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07 May 2021

The socioeconomic contributions of migrant business owners in South Africa’s informal urban settlements and inner-city areas

Migrants and host communities in South Africa’s informal urban settlements often share harsh living conditions. Employment is scarce, and the communities have frustrations related to service delivery. The situation often leads to friction between the communities, which has escalated violently. There are indications that migrants, although often perceived to be part of the problem, do contribute to economic development and job creation in informal urban settlements. However, research on this topic is not extensive enough to inform government policy development and implementation. 
The overall objective of the study was to examine the socioeconomic contributions of international migrants in South Africa, with a specific focus on the city of Johannesburg. It covered in particular four inner-city areas (namely Berea, Hillbrow, Mayfair and Yeoville) and four informal settlements (namely Diepsloot, Ivory Park, Orange Farm and Zandspruit). Using a mixed methods approach, the study aimed at providing empirical evidence for municipal and national governments to develop policies that promote socioeconomic development, social cohesion and public–private sector investment in informal urban settlements. 
In five chapters, the report provides a contextual background and a review of literature on socioeconomic contributions of migrants, highlighting the gaps; the study methodology; findings; and conclusion and recommendations. 
The study found that migrant informal business contributes to the GDP, job creation, value chains and social cohesion.

  • List of figures
  • List of maps
  • List of tables
  • List of abbreviations and acronyms
  • Executive summary
  • Chapter 1
  • 1. Introduction
    • 1.1. Purpose of the research
    • 1.2. Outline of the report
  • Chapter 2
  • 2. Socioeconomic contributions of migrants: Literature and analytical framework
    • 2.1. Migration trends and patterns in South Africa
    • 2.2. Migrants’ activities and contributions to South Africa
    • 2.3. South African immigration policy landscape
    • 2.4. South African policy and responses to the informal economy
    • 2.5. Socioeconomic contributions of migrants: An analytical framework
  • Chapter 3
  • 3. Research methodology and approach
    • 3.1. Selected research areas
    • 3.2. Sampling
      • 3.2.1. Sampling and data collection challenges
    • 3.3. Data collection methods
      • 3.3.1. Survey
      • 3.3.2. Key informant interviews
      • 3.3.3. Focus group discussions
    • 3.4. Data analysis
  • Chapter 4
  • 4. Research findings
    • 4.1. Demographic characteristics of respondents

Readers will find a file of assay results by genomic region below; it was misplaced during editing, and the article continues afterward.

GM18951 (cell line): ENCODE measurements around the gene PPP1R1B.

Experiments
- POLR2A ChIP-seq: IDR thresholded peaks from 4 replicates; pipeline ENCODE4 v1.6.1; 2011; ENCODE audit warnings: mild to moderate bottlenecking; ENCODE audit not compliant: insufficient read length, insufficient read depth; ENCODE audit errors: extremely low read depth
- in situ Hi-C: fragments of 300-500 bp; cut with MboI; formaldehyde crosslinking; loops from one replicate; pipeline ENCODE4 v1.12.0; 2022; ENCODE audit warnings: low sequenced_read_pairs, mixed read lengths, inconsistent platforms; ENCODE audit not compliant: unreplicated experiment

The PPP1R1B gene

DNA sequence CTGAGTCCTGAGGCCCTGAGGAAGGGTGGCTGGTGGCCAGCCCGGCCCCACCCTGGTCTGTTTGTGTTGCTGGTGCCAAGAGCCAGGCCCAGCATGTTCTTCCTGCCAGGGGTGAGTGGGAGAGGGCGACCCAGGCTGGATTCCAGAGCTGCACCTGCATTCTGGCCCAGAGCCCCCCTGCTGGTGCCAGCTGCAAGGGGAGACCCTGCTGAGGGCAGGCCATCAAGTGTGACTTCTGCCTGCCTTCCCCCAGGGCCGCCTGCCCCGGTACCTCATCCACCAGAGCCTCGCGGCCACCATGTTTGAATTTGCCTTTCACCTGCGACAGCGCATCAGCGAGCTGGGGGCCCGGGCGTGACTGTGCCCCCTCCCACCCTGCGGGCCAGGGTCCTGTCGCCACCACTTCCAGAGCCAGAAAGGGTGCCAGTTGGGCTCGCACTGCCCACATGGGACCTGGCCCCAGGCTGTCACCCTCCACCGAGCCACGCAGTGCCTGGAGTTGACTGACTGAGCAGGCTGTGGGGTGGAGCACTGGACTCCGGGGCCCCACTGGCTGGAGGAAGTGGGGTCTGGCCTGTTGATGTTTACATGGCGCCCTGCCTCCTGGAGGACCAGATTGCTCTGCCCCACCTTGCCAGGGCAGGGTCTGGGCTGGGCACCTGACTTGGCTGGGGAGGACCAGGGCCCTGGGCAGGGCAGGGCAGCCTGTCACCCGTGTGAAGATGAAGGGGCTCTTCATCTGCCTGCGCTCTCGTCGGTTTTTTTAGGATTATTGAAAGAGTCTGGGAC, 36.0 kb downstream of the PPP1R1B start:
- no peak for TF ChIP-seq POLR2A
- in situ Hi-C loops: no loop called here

• 4.1.1. Introduction
      • 4.1.2. Nationalities of respondents
      • 4.1.3. Distribution of respondents by sex 
      • 4.1.4. Distribution of respondents by sex and age
      • 4.1.5. Distribution of respondents by educational level
    • 4.2. Immigration status and income-generating strategies
      • 4.2.1. Distribution of respondents by immigration status
      • 4.2.2. Migration status by nationality and settlement
      • 4.2.3. Length of time operating business
      • 4.2.4. Respondents’ migration status by type of business
    • 4.3. Business activities engaged in by migrants and their socioeconomic contributions
      • 4.3.1. Types of business owned by migrants in the selected settlements
      • 4.3.2. Business size and revenue
      • 4.3.3. Customer retention strategies and business collaborations
      • 4.3.4. Economic contributions to local communities through product procurement
      • 4.3.5. Economic contributions through rental payments and utility costs
      • 4.3.6. Social contributions of migrant businesses to host communities
    • 4.4. Migrant-owned businesses and job creation in various economic sectors
      • 4.4.1. Introduction
      • 4.4.2. Creation of employment by migrant-owned businesses
      • 4.4.3. Nationalities of employees benefiting from migrant-owned businesses through employment
    • 4.5. Impact of regulatory frameworks on migrant-owned businesses
      • 4.5.1. Introduction
      • 4.5.2. Regulation and legislation
      • 4.5.3. Tax payment by migrant-owned businesses
    • 4.6. Challenges encountered by migrants wishing to conduct income-generating activities
  • Chapter 5
    • 5. Discussion and conclusions
    • 5.1. Key assessment areas
      • 5.1.1. Business activities engaged in by migrants and their socioeconomic contributions to the selected settlements
      • 5.1.2. Contributions of migrant-owned businesses to employment creation in the areas in which they operate
      • 5.1.3. Social contributions of migrant-owned businesses to the communities in which they operate
      • 5.1.4. Exclusion of foreign-owned informal businesses from business support policies
      • 5.1.5. Operational challenges
    • 5.2. Limitations of the study
      • 5.2.1. Quantifying GDP
    • 5.3. Conclusion
    • 5.4. Recommendations
      • 5.4.1. Recommendations for IOM and other international institutions working with migrants
      • 5.4.2. Recommendations for the city of johannesburg
      • 5.4.3. Recommendations for stakeholders and regulators in the small and medium-sized enterprises sector
  • Definitions
  • Appendix
  • References